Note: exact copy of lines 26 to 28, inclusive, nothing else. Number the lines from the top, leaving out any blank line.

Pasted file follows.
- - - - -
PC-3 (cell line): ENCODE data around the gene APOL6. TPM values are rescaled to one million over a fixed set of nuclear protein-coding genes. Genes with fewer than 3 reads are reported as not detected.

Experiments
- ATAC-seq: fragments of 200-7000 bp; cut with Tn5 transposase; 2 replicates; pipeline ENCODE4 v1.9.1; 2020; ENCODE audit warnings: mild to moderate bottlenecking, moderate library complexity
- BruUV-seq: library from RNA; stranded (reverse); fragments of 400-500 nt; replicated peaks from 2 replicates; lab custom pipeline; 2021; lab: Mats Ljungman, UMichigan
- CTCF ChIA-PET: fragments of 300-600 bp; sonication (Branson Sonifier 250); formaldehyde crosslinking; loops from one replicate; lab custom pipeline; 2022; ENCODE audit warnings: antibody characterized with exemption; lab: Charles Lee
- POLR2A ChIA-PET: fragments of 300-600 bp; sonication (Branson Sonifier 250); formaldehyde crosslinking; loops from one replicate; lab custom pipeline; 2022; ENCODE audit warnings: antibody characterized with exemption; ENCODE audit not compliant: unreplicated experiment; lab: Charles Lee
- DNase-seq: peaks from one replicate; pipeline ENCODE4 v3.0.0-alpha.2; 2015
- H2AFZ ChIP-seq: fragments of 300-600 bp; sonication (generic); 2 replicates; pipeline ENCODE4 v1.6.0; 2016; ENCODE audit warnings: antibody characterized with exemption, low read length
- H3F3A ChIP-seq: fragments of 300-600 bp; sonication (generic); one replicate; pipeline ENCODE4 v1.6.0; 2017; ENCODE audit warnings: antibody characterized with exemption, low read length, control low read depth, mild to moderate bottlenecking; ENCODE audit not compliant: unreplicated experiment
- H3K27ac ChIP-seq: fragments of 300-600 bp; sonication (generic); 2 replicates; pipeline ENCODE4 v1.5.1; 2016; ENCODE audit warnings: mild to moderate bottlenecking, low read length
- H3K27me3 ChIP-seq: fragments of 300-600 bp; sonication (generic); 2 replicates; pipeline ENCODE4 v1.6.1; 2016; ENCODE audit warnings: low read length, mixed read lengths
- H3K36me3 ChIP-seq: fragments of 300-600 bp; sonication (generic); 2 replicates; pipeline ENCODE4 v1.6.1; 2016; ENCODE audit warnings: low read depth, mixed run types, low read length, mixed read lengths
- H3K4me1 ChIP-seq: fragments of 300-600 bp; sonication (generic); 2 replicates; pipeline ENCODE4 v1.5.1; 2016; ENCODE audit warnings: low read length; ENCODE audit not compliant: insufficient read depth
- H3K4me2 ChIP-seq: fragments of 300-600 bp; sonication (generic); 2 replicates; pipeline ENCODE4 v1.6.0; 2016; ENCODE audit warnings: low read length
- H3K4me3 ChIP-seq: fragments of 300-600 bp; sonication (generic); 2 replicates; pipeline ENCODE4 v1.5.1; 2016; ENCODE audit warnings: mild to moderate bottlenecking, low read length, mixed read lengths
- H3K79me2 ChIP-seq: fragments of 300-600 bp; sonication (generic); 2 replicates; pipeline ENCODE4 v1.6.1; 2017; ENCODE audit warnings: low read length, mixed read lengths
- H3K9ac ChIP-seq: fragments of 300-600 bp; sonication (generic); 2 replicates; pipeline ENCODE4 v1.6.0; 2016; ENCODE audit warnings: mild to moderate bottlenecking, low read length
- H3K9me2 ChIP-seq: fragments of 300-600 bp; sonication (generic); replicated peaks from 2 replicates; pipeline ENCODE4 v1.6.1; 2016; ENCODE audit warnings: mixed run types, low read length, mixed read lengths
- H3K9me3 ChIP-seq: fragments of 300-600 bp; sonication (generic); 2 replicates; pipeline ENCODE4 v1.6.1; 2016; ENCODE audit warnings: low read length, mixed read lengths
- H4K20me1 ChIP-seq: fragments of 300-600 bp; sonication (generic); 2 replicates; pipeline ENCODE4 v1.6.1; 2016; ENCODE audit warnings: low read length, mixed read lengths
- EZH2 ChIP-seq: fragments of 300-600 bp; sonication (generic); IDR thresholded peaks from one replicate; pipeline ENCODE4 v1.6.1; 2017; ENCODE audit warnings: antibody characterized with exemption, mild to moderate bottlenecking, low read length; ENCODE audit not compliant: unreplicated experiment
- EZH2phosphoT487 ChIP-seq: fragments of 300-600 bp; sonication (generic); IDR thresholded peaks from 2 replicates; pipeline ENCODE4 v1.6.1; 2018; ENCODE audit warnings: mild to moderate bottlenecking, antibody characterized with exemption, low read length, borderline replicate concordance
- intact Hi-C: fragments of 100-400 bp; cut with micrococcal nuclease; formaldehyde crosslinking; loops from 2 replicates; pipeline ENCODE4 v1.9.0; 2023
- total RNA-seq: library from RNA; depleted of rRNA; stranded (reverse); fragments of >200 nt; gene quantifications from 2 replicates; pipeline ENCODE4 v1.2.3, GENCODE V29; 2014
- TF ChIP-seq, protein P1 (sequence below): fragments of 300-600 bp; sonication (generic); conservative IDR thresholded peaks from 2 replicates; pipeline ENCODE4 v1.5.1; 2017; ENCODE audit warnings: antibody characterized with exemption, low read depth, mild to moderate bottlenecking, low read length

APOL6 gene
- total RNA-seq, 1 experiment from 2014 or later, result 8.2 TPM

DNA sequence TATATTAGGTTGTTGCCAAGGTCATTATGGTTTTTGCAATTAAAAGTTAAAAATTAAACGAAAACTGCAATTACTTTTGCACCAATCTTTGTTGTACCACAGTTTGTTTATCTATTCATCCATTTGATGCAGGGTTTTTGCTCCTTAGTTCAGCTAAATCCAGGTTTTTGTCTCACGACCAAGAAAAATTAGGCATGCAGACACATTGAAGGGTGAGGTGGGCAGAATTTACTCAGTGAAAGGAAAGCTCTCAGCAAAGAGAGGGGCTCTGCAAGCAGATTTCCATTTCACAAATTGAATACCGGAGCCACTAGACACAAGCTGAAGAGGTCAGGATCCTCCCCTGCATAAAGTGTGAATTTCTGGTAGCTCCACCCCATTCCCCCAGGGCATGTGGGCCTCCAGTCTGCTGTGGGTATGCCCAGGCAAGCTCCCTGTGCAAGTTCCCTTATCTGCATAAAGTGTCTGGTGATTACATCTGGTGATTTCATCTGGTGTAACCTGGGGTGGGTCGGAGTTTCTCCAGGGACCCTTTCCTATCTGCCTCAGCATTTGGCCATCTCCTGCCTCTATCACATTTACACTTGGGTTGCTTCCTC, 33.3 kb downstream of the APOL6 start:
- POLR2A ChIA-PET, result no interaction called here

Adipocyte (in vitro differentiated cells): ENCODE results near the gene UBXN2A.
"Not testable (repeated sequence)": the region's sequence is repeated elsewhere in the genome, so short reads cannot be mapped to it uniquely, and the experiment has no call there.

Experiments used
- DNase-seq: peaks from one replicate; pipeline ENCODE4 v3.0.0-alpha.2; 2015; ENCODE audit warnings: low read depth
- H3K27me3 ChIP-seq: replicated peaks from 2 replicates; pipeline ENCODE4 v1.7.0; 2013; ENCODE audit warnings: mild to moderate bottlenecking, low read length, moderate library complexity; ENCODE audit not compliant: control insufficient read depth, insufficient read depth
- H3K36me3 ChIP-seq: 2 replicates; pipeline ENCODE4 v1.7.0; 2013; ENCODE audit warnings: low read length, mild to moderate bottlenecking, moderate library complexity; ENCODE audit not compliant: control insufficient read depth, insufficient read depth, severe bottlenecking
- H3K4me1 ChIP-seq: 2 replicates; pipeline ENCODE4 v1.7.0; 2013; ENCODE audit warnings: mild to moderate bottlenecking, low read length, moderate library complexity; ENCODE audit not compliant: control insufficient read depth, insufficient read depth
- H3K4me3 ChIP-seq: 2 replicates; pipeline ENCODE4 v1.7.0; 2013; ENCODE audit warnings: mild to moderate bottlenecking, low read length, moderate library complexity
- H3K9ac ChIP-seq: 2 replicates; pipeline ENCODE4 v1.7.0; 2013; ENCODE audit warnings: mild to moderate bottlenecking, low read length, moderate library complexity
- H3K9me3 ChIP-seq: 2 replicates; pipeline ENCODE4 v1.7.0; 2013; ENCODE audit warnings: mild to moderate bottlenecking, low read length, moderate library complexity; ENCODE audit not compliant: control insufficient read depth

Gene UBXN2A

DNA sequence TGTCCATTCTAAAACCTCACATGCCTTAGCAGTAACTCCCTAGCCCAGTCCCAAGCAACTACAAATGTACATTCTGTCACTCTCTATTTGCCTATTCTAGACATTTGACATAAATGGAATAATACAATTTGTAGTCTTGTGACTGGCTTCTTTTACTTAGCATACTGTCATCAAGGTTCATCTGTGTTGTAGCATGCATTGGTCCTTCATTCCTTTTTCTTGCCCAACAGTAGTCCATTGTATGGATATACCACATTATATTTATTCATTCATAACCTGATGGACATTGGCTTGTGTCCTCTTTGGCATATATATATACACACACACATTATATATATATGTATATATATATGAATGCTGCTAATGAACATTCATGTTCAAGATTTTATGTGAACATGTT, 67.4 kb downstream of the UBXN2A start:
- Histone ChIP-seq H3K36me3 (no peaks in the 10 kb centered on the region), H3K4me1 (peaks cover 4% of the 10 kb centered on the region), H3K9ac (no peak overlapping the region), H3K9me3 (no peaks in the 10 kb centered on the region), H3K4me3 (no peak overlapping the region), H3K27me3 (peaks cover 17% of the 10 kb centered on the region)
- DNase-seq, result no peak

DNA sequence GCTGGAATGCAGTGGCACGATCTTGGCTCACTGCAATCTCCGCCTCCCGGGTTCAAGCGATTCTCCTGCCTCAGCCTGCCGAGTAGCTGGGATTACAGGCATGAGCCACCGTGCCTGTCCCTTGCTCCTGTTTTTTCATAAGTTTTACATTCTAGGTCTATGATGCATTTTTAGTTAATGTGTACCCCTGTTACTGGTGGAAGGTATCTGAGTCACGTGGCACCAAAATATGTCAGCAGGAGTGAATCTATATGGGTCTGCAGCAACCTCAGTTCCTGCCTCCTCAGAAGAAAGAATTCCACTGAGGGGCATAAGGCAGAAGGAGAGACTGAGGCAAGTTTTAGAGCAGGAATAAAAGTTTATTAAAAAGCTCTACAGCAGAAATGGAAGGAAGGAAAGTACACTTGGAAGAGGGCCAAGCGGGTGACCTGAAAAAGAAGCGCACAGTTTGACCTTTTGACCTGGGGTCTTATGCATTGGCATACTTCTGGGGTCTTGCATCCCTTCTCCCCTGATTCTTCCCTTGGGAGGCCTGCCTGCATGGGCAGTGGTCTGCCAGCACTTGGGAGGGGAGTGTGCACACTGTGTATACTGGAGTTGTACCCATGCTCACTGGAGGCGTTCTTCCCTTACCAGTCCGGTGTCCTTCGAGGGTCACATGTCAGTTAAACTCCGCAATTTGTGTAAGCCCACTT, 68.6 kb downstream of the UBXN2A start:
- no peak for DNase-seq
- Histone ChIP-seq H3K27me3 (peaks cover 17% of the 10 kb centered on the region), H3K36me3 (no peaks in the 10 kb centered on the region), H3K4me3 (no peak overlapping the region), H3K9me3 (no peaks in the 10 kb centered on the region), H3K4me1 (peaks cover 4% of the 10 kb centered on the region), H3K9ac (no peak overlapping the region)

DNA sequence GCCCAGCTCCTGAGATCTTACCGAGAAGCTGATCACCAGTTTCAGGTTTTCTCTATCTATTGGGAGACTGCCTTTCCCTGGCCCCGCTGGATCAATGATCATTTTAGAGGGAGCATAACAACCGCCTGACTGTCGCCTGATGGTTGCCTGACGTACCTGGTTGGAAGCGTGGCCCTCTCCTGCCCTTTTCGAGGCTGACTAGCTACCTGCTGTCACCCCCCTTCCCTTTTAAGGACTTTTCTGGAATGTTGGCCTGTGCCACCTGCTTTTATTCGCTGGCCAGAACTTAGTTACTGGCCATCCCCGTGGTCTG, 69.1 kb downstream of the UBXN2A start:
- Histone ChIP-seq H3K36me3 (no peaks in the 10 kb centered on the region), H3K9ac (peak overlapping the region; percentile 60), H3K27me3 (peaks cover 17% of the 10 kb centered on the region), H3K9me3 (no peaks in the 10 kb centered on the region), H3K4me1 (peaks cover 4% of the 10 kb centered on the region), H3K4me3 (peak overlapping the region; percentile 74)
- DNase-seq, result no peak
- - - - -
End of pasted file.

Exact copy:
APOL6 gene
- total RNA-seq, 1 experiment from 2014 or later, result 8.2 TPM

DNA sequence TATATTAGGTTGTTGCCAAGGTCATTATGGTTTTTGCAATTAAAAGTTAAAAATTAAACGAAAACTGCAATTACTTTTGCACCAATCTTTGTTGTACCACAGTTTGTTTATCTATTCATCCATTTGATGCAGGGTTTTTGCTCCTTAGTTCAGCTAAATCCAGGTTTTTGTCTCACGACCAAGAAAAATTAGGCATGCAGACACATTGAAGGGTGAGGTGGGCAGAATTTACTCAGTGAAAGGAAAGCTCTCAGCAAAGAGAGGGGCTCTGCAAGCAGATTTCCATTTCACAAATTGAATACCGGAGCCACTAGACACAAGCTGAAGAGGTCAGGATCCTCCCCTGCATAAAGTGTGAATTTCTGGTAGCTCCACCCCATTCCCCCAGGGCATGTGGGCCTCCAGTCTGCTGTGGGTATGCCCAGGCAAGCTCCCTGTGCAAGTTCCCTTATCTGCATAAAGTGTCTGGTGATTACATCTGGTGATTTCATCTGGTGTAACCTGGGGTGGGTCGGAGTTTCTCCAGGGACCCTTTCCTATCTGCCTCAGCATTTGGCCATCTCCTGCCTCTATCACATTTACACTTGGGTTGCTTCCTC, 33.3 kb downstream of the APOL6 start: